Photo Credit: Jewish Press

Dear Mordechai,

I have no idea how to pick out an esrog and lulav. How do I do that without getting something passul?

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Abba Minim

 

Dear Abba,

You should probably learn the halachos. There are a lot of excellent seforim out there with vivid pictures that, if you were an esrog, would cause you to throw up and pass out.

But here’s how most people do it (color-coded by species for easy reference):

 

ESROG:

-Inform the merchant of your preferences: Do you want a yellow esrog or a green one? Pittum still on or pre-broken off for your convenience? Fat or skinny? The kind that fits in an esrog box or the kind you have to lift with both hands?

-The merchant will point out a few esrogim to pick from.

-Ask if they have anything else in the back.

-Pick up each one and look for obvious signs of disqualification that you remember from that time you flipped through the book in shul while the chazzan was schlepping – big chunks taken out of one side, a big nail shoved through it, animals living in it, the entire thing cut in half lengthwise so you can see the layers, any esrog that looks like it’s trying to touch its toes, and anything that looks like a lemon.

-If there are no obvious disqualifications, look for tiny brown spots. Point those out to the merchant, who will be thrilled that you’re bringing them to his attention.

-The merchant will tell you it’s just dirt. Yes, esrogim grow up on trees, but he knows it’s dirt because he dropped them all earlier.

-Don’t scratch the dirt off with your nail. Try rubbing it off with your finger. If it doesn’t come off, try some lemon-scented cleanser.

-Observe the esrog’s symmetry. Note that it’s symmetrical from one angle only, but from another angle, it looks like it’s trying to see around the lulav.

-Ask if the guy has anything that’s symmetrical from all 360 angles, like in the pictures, and watch him point to the “way out of your price range” table.

-Resolve to just always hold your esrog so that it’s symmetrical to you.

 

LULAV:

-Hold the lulav like a rifle and peer down the barrel.

-If the spine leans too much to one side, ask the merchant about it.

-Make sure to also ask which side is the spine.

-Peer at the tip and see if it looks like it’s split. Touch the top. If the lulav is kosher, you will need stitches.

-Try to determine if the two middle leaves are together all the way down without pulling them apart and making the lulav passul. (“See? They were together.”)

-Shake the lulav to see if it makes that cool rustling noise, even though that arguably splits the leaves further.

-Pay attention to the height of the lulav and see if you’re going to decapitate your lulav in a doorway or stub it on your s’chach.

-Don’t forget to pick up one of those finger traps, if that’s your minhag.

 

HADASSIM:

-Take a packet already containing three vacuum-sealed, pre-cut, pre-checked hadassim.

-Pretend to look knowledgeably at the hadassim through the plastic like you’re going to catch something they didn’t – like they accidentally put in two branches or four.

-Secretly wonder why they don’t pre-seal esrogim and lulavim too.

-Make sure the branches have some red on them, and that most of the leaves are meshulash. Also make sure there aren’t more berries than leaves.

-Ask the guy if he has one with berries, so you can know what you’re looking for.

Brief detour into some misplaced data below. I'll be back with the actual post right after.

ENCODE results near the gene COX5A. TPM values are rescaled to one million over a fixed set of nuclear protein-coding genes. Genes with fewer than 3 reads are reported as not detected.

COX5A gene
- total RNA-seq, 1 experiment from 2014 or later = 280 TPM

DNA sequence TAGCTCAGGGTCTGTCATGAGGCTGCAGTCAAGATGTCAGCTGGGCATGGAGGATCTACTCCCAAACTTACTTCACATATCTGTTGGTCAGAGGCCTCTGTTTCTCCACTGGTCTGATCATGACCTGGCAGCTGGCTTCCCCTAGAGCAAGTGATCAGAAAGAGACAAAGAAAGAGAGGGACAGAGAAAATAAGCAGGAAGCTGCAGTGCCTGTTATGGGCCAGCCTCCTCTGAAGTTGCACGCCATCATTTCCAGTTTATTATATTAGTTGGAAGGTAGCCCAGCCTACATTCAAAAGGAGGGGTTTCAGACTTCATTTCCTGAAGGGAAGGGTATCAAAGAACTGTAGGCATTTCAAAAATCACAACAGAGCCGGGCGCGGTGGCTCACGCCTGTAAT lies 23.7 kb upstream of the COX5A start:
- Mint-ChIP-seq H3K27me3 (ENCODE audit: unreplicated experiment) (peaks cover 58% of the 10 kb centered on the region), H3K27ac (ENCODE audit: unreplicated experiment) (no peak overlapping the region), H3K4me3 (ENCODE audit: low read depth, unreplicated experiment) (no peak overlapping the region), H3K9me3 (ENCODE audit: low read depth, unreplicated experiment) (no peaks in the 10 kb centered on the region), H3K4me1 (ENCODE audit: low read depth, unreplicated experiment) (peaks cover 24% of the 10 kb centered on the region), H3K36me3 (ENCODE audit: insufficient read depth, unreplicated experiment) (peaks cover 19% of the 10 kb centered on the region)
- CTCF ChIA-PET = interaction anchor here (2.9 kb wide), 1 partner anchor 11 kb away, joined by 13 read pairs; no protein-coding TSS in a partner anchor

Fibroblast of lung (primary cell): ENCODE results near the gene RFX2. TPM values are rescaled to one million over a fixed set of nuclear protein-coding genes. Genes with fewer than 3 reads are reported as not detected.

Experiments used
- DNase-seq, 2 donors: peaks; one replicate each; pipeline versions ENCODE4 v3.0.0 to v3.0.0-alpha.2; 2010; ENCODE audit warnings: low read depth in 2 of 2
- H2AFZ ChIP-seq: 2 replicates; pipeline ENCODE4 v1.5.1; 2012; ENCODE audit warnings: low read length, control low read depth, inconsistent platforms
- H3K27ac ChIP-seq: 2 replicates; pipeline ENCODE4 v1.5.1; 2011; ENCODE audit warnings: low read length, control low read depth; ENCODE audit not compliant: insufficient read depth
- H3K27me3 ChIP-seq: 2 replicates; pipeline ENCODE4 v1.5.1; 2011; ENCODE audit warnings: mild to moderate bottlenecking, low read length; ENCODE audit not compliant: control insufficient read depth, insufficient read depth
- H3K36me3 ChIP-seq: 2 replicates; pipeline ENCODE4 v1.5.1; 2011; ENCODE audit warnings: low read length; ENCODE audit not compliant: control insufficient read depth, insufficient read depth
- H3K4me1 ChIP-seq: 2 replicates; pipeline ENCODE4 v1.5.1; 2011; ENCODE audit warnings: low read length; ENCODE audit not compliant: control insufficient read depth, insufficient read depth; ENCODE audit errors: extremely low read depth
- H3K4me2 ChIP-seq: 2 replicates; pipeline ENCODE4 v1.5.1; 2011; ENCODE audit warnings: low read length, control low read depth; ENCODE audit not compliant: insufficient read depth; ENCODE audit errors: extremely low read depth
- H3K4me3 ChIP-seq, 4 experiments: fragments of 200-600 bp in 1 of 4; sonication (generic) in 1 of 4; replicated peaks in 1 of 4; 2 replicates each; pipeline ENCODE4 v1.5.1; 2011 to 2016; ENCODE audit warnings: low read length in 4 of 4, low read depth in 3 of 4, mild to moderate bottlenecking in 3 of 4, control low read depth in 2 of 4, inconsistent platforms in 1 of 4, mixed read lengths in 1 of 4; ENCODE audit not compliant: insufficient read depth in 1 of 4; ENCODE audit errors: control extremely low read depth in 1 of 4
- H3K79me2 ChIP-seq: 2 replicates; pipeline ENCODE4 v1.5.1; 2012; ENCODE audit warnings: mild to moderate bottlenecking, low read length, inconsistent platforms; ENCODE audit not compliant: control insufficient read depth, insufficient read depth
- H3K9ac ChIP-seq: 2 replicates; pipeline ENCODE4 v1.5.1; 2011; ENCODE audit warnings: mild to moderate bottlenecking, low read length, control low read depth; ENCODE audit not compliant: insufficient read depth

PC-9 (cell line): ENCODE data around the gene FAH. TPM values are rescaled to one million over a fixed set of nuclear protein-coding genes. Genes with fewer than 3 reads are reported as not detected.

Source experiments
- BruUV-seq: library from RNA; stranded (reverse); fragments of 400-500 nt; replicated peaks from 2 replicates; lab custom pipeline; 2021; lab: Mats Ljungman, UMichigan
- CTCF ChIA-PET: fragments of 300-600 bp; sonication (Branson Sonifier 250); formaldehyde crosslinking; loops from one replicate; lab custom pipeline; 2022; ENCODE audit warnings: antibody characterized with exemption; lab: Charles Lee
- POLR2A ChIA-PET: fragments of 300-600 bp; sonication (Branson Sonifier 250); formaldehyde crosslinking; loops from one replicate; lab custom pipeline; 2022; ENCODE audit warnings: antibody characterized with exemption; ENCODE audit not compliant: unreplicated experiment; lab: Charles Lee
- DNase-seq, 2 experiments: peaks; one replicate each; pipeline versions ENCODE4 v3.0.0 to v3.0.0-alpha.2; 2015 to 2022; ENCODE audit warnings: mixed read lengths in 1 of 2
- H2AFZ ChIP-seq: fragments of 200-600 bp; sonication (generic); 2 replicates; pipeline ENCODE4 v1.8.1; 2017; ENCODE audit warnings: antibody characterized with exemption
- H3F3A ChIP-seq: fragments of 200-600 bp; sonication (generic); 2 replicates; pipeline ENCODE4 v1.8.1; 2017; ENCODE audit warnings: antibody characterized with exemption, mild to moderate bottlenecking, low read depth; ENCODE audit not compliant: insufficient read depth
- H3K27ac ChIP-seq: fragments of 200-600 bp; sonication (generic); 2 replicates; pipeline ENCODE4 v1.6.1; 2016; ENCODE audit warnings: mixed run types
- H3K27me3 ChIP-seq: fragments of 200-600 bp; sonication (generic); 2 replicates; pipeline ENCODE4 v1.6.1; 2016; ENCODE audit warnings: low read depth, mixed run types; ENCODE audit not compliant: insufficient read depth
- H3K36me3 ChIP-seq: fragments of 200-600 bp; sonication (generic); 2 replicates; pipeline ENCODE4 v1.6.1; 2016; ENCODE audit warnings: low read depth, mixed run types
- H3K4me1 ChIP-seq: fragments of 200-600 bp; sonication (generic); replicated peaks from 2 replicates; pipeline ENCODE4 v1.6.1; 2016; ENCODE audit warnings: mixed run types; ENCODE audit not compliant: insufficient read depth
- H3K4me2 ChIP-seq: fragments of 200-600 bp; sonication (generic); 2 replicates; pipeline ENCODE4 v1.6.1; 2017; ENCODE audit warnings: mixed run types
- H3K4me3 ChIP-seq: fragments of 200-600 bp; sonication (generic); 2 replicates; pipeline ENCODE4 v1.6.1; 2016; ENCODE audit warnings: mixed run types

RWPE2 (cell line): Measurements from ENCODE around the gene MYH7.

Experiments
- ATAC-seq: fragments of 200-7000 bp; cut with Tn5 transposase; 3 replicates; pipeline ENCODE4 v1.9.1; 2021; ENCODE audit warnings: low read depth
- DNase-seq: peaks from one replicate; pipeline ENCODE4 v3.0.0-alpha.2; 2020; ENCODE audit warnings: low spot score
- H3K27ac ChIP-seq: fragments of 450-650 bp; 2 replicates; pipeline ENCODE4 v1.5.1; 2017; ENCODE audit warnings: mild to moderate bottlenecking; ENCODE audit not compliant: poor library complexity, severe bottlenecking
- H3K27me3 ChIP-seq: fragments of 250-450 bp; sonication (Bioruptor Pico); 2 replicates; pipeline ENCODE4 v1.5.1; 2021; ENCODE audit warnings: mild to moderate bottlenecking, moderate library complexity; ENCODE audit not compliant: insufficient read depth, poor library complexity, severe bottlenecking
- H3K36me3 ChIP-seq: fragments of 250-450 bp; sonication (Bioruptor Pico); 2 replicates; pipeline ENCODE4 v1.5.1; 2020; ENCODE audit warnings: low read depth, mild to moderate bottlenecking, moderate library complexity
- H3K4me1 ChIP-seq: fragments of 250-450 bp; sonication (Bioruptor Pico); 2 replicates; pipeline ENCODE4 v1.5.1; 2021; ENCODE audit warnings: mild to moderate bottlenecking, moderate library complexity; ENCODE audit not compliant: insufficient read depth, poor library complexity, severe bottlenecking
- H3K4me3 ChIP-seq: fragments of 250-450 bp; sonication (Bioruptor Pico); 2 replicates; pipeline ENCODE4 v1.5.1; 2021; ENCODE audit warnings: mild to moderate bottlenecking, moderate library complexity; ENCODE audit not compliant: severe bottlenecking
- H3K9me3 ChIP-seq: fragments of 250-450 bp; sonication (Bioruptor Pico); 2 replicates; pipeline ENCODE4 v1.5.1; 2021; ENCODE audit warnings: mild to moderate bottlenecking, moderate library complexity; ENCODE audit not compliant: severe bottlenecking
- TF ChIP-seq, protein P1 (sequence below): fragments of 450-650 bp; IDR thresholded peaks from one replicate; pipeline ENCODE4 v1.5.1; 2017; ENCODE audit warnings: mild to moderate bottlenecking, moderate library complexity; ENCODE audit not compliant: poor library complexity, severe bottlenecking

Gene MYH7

ARAVOS:

-It doesn’t really matter what you pick. It’ll be dead by the first day of Yom Tov anyway.

-Choose your aravos last, because as soon as you select them, they start getting brown. They wait until you select them, though.

-Make sure the seller has them sitting in a paint bucket filled halfway with water.

-Ask if you can take them home in a smaller bucket of water, like a goldfish, or if he wants them to start dying in the car on the way home.

 

ALSO:

-Don’t forget to haggle. If you don’t haggle, the guy won’t take you seriously as someone who knows halacha.

-Wonder whether you missed something, because to be honest, everything looked pretty kosher to you.

-Make sure to put the hadassim and aravos in the fridge as soon as you get home, like they did in the olden days.

 

Dear Mordechai,

I’m putting together my sukkah, and I need a piece that goes in the thing that connects it to the thing that goes in the smitchik. Like this. (Does vague hand motions.) Why can’t I find any workers to help me at Home Depot?

Do-It-Yourselfer

 

Dear Do-It,

They’re hiding. They hide in general, but this month they know they’re going to get a ton of customers from a people not known for their building abilities (we haven’t built anything since Egypt, and those structures fell down every weekend) who are all looking to add creative features on their sukkahs based on things they saw in cartoons.

Also, a lot of people are trying to build sukkahs these days, from scratch, because a pre-made sukkah costs about the price you would expect to pay for a second home. They figure, “What’s the big deal? I’ll just buy some wood, some smitchiks, some things that go in the smitchiks, and we’re done!”

But then they stand up their pieces of wood and realize they forgot to figure out how they’re going to get the pieces to attach to each other, so what they basically have is a massive set of dominoes. They leave someone at home, grunting and holding the pieces upright, and run out to the store. That’s why they’re in a rush. But they don’t know the name for the piece they’re looking for, because this whole sukkah design came to them in a dream. They didn’t even know that there were different names for different types of wood, and that some types are way too heavy to carry or to leave your kids holding upright while you wander around Home Depot playing hide and seek with the employees.

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